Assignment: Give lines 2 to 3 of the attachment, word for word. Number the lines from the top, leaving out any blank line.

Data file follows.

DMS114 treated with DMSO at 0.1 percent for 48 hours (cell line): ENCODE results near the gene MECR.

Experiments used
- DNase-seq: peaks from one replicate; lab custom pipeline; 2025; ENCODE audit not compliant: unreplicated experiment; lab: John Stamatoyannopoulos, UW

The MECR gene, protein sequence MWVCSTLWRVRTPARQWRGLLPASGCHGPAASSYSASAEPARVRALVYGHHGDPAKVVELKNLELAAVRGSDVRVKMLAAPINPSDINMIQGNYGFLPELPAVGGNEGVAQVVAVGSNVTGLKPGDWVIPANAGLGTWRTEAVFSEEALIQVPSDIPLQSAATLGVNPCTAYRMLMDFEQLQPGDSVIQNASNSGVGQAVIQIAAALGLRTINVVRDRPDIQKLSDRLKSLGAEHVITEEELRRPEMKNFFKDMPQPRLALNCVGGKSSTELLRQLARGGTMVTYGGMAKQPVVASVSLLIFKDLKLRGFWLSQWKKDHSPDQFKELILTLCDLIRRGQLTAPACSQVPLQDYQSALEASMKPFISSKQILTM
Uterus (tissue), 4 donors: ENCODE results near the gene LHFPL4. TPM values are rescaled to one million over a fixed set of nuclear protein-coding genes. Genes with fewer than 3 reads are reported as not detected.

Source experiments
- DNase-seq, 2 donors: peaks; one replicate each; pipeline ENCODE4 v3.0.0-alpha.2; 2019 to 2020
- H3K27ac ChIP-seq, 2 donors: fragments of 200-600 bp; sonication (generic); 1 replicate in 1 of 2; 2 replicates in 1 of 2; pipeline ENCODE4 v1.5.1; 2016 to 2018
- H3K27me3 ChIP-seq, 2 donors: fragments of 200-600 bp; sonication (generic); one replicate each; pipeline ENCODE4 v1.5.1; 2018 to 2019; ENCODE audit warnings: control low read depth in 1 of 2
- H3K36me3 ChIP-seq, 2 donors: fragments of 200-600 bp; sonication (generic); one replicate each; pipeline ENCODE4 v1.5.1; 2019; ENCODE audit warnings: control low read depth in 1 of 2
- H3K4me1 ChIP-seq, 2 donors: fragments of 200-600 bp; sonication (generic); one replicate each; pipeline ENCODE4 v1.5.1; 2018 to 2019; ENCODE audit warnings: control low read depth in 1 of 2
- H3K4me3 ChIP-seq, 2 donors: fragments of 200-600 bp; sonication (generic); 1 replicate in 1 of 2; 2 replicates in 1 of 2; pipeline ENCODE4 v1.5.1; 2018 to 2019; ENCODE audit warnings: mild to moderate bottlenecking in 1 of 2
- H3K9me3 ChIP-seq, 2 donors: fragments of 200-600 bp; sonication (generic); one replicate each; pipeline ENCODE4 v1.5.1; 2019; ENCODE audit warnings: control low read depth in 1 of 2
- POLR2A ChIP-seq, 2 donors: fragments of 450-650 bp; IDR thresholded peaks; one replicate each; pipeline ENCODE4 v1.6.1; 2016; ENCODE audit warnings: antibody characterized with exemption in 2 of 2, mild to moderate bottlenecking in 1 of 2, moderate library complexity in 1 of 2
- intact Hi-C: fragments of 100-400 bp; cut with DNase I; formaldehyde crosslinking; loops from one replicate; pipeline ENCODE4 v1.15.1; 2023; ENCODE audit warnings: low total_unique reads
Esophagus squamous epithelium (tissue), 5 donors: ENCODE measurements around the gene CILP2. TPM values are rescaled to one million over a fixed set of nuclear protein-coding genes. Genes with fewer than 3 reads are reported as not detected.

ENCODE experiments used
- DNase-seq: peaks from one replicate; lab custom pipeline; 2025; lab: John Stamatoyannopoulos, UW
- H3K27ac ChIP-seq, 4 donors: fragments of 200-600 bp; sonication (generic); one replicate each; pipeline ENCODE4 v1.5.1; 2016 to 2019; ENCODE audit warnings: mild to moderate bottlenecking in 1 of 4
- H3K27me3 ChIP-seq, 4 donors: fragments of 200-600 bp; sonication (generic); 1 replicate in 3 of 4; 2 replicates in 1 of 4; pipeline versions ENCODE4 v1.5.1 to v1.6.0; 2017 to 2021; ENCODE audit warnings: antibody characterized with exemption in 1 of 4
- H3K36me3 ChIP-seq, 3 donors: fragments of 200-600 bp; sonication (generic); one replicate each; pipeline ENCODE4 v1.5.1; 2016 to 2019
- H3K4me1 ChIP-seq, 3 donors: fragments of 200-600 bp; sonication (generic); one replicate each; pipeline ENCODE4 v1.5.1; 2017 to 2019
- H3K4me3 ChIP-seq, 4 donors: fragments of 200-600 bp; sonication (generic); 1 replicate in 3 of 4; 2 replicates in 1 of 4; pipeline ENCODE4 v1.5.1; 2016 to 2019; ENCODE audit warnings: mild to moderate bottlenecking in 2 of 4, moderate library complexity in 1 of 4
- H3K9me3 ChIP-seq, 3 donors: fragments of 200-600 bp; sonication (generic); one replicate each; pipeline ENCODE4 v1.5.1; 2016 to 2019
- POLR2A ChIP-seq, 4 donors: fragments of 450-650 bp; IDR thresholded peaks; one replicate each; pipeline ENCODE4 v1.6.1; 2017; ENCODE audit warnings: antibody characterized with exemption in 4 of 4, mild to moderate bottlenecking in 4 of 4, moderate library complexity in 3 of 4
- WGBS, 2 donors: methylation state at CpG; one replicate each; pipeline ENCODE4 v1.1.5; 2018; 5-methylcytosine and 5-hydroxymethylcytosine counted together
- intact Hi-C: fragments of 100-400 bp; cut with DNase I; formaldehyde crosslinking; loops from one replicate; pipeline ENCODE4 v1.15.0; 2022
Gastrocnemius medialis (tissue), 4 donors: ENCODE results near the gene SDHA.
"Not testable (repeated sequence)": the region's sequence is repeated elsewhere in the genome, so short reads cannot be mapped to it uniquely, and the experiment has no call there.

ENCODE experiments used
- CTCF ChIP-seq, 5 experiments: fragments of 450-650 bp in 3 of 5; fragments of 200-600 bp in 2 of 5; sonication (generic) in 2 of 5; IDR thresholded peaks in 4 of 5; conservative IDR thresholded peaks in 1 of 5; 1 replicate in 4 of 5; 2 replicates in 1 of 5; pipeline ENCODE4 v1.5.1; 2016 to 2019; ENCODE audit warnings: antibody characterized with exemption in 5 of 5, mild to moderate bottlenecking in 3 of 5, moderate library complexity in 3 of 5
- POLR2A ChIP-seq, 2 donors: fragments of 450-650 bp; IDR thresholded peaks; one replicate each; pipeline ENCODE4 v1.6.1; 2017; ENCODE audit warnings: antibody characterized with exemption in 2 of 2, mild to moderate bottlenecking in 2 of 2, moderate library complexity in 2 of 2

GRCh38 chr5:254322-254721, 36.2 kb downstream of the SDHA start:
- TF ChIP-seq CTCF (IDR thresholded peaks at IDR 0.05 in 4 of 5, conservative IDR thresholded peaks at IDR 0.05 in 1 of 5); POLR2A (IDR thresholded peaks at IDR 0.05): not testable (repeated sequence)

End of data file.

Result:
Experiments used
- DNase-seq: peaks from one replicate; lab custom pipeline; 2025; ENCODE audit not compliant: unreplicated experiment; lab: John Stamatoyannopoulos, UW